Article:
We wrote here previously about the medical device tax tucked deep inside 2010 health care bill (Affordable Care Act or Obamacare, pick your poison). That’s a 2.3 percent levy on sales of all kinds of medical devices used in diagnosis and treatment (excluding items sold directly to consumers over the counter, like Band-Aids and such), expected to generate $20 billion over 10 years.
After my earlier post, I heard from some folks at Cook Medical, a medical device manufacturer located in Bloomington, Indiana, who wanted to talk more about the issue. Cook Medical makes and distributes thousands of products, including stents and catheters, for diagnostic and therapeutic purposes. I asked if they would talk on the record to give a fuller perspective on how the tax would affect their industry, and they agreed.
An industry leader’s perspective
In a phone conversation with Steve Ferguson, Cook’s chairman of the board, and John Eckberg, the company’s media relations director, I asked how this tax came to be—what policy discussions led to its being included as a funding mechanism for the president’s signature legislation? Ferguson’s answer offered a depressing, but not at all surprising, insight into how the health care reform bill developed.
“It wasn’t a policy discussion at all,” Ferguson said. “When you tried to have a policy discussion with [Congressional committee members and staff], their attitude was that ‘We just don’t care; we need the money’.”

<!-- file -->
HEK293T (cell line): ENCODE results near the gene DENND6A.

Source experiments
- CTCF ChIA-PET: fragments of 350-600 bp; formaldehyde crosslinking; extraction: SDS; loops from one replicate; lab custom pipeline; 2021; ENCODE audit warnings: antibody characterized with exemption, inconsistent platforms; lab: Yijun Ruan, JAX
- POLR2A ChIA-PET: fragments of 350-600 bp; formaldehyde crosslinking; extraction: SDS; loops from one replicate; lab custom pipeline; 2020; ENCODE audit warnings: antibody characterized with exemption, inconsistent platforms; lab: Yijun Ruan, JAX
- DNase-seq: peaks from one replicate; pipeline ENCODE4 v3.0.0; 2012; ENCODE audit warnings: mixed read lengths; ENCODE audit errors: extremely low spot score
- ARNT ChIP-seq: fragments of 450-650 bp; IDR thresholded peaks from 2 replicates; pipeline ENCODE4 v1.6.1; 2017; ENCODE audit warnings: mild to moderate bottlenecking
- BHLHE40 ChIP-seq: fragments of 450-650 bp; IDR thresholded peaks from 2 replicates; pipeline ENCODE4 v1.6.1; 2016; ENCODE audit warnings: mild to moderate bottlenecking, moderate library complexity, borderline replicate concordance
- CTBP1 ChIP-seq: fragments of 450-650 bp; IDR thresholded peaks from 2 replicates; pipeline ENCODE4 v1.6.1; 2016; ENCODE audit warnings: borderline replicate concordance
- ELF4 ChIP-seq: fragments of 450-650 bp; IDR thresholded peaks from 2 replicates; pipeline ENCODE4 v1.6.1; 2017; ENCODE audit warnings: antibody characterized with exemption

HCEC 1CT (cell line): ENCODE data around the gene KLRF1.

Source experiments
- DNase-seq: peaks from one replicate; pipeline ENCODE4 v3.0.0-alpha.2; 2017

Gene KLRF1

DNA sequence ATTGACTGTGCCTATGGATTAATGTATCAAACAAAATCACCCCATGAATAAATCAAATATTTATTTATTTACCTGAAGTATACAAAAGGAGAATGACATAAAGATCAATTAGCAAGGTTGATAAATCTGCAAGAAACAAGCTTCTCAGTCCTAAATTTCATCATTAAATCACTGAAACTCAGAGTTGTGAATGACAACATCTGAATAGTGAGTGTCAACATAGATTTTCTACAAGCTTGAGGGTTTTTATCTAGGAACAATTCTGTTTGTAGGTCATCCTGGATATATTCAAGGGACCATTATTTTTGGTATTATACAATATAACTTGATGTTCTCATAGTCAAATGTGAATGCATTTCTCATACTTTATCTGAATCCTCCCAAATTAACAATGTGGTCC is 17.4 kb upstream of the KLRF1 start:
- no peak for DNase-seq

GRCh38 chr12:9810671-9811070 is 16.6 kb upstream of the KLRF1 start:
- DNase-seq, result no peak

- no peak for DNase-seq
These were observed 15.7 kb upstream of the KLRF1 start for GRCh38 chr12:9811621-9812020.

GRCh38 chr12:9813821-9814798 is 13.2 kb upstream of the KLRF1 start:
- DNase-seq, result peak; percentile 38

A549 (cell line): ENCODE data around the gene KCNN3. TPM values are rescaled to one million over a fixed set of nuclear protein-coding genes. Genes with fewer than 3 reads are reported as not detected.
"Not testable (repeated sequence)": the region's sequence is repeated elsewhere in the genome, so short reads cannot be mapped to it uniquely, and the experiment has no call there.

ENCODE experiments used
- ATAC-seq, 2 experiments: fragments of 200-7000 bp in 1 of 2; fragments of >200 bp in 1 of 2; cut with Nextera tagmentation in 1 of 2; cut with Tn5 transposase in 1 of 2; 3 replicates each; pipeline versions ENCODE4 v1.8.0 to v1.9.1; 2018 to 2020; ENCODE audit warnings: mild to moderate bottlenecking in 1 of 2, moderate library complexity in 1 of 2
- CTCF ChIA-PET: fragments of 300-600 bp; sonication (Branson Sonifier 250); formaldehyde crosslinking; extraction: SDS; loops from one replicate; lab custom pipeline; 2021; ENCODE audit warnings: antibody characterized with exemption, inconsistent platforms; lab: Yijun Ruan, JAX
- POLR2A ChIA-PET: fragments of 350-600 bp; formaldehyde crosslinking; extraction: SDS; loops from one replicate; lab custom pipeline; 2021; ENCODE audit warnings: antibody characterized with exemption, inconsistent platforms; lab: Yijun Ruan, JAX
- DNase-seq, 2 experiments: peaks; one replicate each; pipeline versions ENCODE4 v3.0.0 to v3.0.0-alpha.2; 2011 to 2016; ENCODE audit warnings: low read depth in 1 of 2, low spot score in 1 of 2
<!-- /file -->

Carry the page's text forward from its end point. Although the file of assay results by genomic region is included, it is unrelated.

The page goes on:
Ferguson praised members from Indiana, like Sen. Evan Bayh and Rep. Baron Hill, both Democrats who have since left Congress, for leading opposition to the tax. They had some success, he said, cutting the tax in half from $40 billion to $20 billion over the next 10 years—but got no further.
The problem, Ferguson said, was that the Obama administration and Democrats in Congress insisted that the health care reform bill would create a “windfall” for device manufacturers—the reasoning being that, with millions of additional Americans being brought into the health care system, there would inevitably be greater demand for their products.
Ferguson dismissed that line of reasoning. Most of the newly covered beneficiaries under Obamacare, he said, would be younger people, who typically have less need for medical devices. He also noted that based upon results from Massachusetts—where former Republican Gov. Mitt Romney established a state health insurance program in 2006 similar to the federal effort—there would be no “windfall”: The demand for medical devices in Massachusetts, he said, tracks with overall national trends.
“I think that’s a fallacious argument,” Ferguson concluded.
Another common argument is that manufacturers can simply absorb the tax by passing the cost on to their customers—say, tacking on 2.3 percent to the cost of a stent or catheter. But Ferguson said that wasn’t likely, because device manufacturers are competing with other manufacturers from around the world who export and sell products in the U.S. To remain competitive, his company and other domestic manufacturers are limited in how much they can “pass on” increased costs.